HELENA, Mont. - The day after a serious cattle disease appeared in Montana, the owner of the infected herd discussed slaughtering all his animals, while a leading agricultural economist warned of a substantial, multimillion-dollar economic hit to come.

Late Tuesday afternoon, state officials confirmed that the owner of the infected herd was Art Burns of Pray.

Tests confirmed Monday that a heifer north of Yellowstone National Park had contracted brucellosis - a disease of cattle, elk, bison and swine that can cause cows to abort their first calves. The incident marked the second time the disease has surfaced in Montana in just over a year, which means Montana will soon lose its status as a "brucellosis-free" state.

Christian Mackay, executive officer of the Montana Board of Livestock, said the rancher owned less than 50 head of cattle, a relatively small commercial herd. He said the cattle were located north of Tom Miner Basin in the Paradise Valley in an area where no bison had been in the last two years.

Mackay also said the rancher was in preliminary talks with federal officials about potentially slaughtering his entire herd.

The U.S. government has long pushed to eradicate brucellosis from the American cattle herd. Just five months ago, federal officials announced that for the first time in 74 years, all cattle in the United States, Puerto Rico and the U.S. Virgin Islands were considered "brucellosis-free."

Despite those efforts, the disease persists in the wild elk and bison in and around Yellowstone National Park, where decades ago it jumped into wildlife from domestic cattle.

Last May, a herd near Bridger tested positive for the disease. Those animals were later traced to another herd near Emigrant, not far from Yellowstone.

That incident started a clock running that mandated Montana would lose its disease-free status if a second case was found within two years.

Both Wyoming and Idaho have found brucellosis cases near the park in recent years. Both states lost, then regained their status as brucellosis-free states.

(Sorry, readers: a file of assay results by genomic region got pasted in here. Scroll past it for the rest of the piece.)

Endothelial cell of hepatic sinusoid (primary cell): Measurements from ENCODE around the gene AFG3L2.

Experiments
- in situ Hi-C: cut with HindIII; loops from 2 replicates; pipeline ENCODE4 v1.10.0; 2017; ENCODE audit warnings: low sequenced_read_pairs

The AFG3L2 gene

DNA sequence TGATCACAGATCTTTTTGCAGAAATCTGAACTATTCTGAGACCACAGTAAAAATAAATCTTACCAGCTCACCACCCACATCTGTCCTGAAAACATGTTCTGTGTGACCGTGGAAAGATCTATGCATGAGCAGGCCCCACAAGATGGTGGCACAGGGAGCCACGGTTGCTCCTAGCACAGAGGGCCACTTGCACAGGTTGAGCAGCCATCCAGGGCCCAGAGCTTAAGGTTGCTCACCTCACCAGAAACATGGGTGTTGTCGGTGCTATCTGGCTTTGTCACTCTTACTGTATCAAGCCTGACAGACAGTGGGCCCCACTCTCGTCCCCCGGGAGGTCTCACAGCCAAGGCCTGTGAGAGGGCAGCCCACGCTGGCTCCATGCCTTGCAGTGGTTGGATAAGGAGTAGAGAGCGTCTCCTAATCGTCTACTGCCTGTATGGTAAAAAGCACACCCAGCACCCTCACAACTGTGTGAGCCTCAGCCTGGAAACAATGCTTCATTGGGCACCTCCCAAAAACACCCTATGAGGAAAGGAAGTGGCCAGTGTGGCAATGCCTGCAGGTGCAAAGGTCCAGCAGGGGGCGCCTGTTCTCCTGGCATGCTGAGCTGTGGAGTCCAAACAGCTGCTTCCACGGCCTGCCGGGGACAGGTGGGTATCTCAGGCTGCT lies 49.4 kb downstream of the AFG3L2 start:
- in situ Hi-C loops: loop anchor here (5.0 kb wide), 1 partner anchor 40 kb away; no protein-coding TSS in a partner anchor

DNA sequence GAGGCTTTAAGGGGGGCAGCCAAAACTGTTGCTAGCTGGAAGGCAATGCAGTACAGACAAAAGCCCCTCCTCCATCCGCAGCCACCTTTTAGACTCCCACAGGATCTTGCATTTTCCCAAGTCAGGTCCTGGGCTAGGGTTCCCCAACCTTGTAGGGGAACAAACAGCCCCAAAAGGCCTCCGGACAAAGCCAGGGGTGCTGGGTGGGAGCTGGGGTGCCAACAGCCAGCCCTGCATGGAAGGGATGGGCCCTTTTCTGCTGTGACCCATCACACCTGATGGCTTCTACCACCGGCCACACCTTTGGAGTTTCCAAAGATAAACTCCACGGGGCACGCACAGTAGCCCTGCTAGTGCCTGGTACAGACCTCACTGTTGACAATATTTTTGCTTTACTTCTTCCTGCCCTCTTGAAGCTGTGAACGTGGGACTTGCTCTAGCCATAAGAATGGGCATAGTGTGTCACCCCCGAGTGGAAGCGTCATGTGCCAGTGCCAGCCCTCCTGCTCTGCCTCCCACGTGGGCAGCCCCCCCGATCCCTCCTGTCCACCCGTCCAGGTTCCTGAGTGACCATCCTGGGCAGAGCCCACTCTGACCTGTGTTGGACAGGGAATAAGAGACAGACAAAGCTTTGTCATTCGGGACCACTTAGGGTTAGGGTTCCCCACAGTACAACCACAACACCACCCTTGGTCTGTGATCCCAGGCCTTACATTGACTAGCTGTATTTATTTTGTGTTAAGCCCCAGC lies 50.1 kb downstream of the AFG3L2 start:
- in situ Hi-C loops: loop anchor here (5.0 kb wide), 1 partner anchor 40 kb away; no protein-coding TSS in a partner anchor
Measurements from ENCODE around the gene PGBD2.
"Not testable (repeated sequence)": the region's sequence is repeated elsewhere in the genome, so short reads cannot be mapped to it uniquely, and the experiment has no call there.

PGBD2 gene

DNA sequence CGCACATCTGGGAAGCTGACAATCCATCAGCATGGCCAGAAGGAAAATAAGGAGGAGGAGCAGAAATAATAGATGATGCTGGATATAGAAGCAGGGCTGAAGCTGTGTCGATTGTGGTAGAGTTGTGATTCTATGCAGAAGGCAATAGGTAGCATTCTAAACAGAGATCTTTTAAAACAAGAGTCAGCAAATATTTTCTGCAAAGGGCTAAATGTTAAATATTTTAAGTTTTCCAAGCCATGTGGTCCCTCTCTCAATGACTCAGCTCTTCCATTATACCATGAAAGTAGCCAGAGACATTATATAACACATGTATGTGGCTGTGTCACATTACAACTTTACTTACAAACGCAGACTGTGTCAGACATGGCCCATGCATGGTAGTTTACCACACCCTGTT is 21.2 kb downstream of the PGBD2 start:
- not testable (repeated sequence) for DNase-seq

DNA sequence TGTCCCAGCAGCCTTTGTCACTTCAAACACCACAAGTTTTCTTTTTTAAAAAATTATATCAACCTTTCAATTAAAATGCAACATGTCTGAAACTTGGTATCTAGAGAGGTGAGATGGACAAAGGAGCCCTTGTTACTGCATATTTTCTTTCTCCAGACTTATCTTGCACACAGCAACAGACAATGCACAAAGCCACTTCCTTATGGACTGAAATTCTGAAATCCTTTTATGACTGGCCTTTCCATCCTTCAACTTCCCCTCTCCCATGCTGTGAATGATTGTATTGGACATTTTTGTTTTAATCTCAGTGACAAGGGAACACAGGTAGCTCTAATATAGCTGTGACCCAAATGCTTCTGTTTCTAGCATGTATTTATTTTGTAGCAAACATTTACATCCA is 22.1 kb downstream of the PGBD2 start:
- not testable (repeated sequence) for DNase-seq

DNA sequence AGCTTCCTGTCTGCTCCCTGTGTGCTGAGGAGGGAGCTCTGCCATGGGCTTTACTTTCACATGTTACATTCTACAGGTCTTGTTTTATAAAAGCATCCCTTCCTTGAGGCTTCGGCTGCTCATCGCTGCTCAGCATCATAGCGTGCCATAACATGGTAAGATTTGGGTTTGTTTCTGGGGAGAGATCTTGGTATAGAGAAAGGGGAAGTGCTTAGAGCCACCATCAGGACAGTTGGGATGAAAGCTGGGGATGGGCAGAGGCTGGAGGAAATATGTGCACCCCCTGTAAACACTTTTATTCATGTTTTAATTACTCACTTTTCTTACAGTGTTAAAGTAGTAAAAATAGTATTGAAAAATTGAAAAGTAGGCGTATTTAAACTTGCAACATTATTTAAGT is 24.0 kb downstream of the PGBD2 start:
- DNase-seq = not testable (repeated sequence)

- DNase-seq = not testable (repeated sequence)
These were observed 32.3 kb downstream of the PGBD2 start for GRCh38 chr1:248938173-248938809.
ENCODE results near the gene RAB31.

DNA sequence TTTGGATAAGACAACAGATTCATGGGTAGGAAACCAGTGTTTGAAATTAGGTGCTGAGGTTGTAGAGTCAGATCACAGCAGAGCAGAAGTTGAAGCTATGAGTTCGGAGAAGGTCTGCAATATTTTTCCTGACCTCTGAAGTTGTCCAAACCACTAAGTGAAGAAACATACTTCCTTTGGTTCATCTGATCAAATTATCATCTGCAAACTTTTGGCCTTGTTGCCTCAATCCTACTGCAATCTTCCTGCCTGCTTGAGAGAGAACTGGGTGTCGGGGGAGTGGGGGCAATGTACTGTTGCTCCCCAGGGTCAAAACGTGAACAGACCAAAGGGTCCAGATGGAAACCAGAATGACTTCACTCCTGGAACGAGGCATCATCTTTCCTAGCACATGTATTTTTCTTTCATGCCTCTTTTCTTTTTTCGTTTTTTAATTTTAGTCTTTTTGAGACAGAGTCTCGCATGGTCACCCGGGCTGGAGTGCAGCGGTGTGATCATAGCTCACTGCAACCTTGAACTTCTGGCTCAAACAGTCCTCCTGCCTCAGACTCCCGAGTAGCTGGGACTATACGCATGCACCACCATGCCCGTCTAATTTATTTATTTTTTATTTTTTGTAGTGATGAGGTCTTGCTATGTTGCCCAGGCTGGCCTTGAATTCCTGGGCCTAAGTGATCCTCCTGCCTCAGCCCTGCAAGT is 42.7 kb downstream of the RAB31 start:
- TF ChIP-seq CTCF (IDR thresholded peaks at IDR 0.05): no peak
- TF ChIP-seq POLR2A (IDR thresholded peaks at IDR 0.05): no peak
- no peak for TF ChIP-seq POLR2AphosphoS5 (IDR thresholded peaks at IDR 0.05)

Montana, Wyoming and Idaho are all participating in a complicated state and federal plan intended to keep Yellowstone's bison from spreading brucellosis to neighboring cattle. The plan does not mention elk, which are also known to carry the disease in Montana, but not in the same numbers as bison, according to state information.

Losing the state's brucellosis-free status will cost Montana's cattle industry millions of dollars, said Myles Watts, an agricultural economist at Montana State University.

Federal brucellosis rules require Montana ranchers to test most cattle older than 18 months old for the disease before they can be moved out of state. While the vast majority of Montana's cattle crop is animals younger than 18 months bound for out-of-state feedlots, Watts estimated that Montana exports up to 240,000 older stock every year; each will have to be tested and quarantined before they can be shipped.

Just the cost of testing those animals could be around $3.5 million, Watts said, to say nothing of the cost of feeding the cattle and the lower prices they may garner at auction due to the state's disease status.

He also said it would cast a pall both over the state's cattle genetics industry, where buyers may be more likely to seek breeding stock or semen from a state untainted by brucellosis.

"It's certainly a black cloud at this point in time," he said.

State and federal regulators are now beginning the lengthy process of testing all the animals around the infected herd and all herds that might have come into contact with the animal for brucellosis, Mackay said.

The case has sparked some old controversies in Montana, igniting divisions between Montana's two rival cattle groups and groups that say it's time to stop blaming wild bison alone for America's brucellosis problem.

Darrell Geist, habitat coordinator for the Buffalo Field Campaign in West Yellowstone, which advocates protecting the Yellowstone herd, said there's no evidence thus far that either of Montana's brucellosis cases were tied to bison.

"We slaughtered 3,600 wild bison and it didn't protect Montana's brucellosis-free status," he said.

Rachel Iadicicco, a spokeswoman for the U.S. Animal Plant and Health Inspection Service, said tests are being run on the diseased heifer to determine if the cow got the disease from other cattle, elk or bison.

Similar tests were run on the Bridger cases, she said. Those showed that the cattle didn't get the disease from other livestock, but they could not determine if the animals got the disease from bison or elk.

The Montana Cattlemen's Association and the Montana Stockgrowers Association continued their debate Monday over whether Montana should have tried to protect the majority of the state's ranchers from the brucellosis problem by sequestering a small zone around Yellowstone National Park.

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